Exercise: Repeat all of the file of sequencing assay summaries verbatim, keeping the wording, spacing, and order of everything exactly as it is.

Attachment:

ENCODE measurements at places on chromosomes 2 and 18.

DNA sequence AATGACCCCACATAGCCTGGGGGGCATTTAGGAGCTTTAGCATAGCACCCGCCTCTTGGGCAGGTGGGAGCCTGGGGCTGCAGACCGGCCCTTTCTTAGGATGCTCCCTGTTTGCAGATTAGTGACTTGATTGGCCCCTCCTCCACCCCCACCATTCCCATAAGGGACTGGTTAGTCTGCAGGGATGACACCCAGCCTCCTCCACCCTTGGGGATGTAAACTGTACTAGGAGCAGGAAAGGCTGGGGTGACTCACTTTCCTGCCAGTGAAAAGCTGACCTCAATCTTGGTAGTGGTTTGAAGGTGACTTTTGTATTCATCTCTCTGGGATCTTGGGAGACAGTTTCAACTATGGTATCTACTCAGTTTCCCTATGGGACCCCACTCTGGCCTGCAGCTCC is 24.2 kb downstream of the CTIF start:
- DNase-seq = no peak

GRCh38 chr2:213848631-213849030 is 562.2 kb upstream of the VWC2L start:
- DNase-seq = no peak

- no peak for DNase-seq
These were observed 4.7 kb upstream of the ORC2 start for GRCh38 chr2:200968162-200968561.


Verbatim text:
ENCODE measurements at places on chromosomes 2 and 18.

DNA sequence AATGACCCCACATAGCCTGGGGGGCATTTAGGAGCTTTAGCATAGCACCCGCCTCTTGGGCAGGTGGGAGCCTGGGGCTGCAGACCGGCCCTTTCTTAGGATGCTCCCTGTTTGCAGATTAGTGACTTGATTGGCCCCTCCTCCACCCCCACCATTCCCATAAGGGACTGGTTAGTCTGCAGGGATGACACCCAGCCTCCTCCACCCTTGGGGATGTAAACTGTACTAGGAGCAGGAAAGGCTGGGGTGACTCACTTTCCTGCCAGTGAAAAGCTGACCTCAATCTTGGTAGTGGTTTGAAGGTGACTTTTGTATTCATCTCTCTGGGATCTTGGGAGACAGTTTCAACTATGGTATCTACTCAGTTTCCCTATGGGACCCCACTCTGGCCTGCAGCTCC is 24.2 kb downstream of the CTIF start:
- DNase-seq = no peak

GRCh38 chr2:213848631-213849030 is 562.2 kb upstream of the VWC2L start:
- DNase-seq = no peak

- no peak for DNase-seq
These were observed 4.7 kb upstream of the ORC2 start for GRCh38 chr2:200968162-200968561.